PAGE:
Teeth: The molars of a carnivore are pointed and sharp. Ours are primarily flat, for mashing food. Our “canine” teeth bear no resemblance to true fangs. Nor do we have a mouth full of them, as a true carnivore does. I am reminded of one of Abraham Lincoln’s favorite retorts: “If you counted a sheep’s tail as a leg, how many legs would it have?” Invariably, people would answer, “five.” To which Lincoln would respond: “Only four. Counting the tail as a leg doesn’t make it one.”
Intestinal length: Our intestinal tracts measure roughly 12 times the length of our torsos (about 30 feet). This allows for the slow absorption of sugars and other water-borne nutrients from fruit. In contrast, the digestive tract of a carnivore is only 3 times the length of its torso. This is necessary to avoid rotting or decomposition of flesh inside the animal. The carnivore depends upon highly acidic secretions to facilitate rapid digestion and absorption in its very short tube. Still, the putrefaction of proteins and the rancidity of fats is evident in their feces.
Saliva and urine pH: All of the plant-eating creatures (including healthy humans) maintain alkaline saliva and urine most of the time. The saliva and urine of the meat eating animals, however, is acidic.
Diet pH: Carnivores thrive on a diet of acid-forming foods, whereas such a diet is deadly to humans, setting the stage for a wide variety of disease states. Our preferred foods are all alkaline-forming.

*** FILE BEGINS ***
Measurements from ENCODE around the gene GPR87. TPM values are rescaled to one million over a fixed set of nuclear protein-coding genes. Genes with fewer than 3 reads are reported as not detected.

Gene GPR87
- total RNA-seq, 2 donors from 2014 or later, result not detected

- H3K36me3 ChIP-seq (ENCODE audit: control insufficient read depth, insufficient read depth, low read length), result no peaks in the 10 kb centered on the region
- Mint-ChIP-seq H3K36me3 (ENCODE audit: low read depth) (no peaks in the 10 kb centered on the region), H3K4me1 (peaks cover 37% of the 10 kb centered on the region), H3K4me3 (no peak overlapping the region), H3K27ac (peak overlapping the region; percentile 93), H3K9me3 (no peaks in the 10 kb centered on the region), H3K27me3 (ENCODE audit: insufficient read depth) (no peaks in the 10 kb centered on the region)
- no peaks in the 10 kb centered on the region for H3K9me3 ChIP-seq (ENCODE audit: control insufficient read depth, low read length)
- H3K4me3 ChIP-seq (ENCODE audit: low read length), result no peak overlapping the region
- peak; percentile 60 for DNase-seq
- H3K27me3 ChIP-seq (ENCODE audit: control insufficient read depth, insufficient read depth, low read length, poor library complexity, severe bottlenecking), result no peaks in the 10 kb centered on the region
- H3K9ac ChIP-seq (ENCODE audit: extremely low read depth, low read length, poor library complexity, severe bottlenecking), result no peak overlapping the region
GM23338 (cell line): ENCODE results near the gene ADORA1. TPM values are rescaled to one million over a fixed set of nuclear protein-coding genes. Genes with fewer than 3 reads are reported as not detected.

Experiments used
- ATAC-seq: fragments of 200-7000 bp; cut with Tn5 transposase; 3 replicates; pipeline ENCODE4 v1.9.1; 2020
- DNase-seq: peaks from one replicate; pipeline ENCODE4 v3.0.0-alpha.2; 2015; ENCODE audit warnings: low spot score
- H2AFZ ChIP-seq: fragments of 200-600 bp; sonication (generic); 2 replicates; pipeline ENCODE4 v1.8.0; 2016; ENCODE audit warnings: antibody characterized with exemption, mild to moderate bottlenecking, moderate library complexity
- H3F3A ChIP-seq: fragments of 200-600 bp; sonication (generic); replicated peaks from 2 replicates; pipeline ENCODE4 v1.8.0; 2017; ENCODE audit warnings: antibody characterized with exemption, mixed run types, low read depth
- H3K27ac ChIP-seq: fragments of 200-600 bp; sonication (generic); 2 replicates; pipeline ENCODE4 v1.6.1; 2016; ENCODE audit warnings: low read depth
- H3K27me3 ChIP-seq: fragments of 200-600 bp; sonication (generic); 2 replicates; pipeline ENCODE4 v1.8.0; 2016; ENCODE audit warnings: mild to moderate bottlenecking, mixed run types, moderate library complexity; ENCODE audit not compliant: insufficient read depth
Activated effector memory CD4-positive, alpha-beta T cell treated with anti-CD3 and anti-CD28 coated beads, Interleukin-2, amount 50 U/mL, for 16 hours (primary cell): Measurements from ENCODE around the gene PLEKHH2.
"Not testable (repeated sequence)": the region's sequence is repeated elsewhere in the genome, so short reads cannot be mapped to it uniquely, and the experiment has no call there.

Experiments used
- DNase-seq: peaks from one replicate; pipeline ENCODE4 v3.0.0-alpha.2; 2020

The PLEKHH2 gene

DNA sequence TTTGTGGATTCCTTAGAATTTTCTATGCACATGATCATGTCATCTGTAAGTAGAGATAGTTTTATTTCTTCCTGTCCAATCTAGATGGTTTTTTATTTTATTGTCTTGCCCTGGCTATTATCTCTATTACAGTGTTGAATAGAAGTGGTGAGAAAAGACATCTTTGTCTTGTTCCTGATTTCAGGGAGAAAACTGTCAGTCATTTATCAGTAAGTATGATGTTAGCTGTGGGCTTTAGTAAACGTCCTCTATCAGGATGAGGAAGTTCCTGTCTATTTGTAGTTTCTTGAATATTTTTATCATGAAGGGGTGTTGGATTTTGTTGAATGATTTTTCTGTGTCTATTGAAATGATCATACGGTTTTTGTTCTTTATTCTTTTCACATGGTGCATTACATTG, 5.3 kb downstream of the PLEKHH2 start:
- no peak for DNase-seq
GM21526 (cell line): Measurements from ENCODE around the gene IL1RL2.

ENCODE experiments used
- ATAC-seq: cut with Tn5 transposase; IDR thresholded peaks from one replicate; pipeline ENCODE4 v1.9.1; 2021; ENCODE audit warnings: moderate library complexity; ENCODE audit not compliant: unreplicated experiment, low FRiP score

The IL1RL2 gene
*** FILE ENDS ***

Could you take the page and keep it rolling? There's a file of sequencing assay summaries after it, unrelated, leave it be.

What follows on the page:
Stomach acid pH: The pH level of the hydrochloric acid that humans produce in their stomachs generally ranges about 3 to 4 or higher but can go as low as 2.0. (0 = most acidic, 7 = neutral, 14 = most alkaline). The stomach acid of cats and other meat eaters can be in 1+ range and usually runs in the 2s. Because the pH scale is logarithmic, this means the stomach acid of a carnivore is at least 10 times stronger than that of a human and can be 100 or even 1,000 times stronger.
Uricase: True carnivores secrete an enzyme called uricase to metabolize the uric acid in flesh. We secrete none and so must neutralize this strong acid with our alkaline minerals, primarily calcium. The resulting calcium urate crystals are one of the many pathogens of meat eating, in this case giving rise to or contributing to gout, arthritis, rheumatism, and bursitis.
Digestive enzymes: Our digestive enzymes are geared to make for easy to initiate the digestion of fruit. We produce ptyalin – also known as salivary amylase – to intiate the digestion of fruit. Meat-eating animals do not produce any ptyalin and have completely different digestive enzyme ratios.
Intestinal flora: Humans have different bacterial colonies (flora) living in their intestines than those found in carnivorous animals. The ones that are similar, such as lactobacillus and e. coli are found in different ratios in the plant eaters’ intestines as compared to those of the carnivores.
Liver size: Carnivores have proportionately larger livers in comparison to their body size than humans.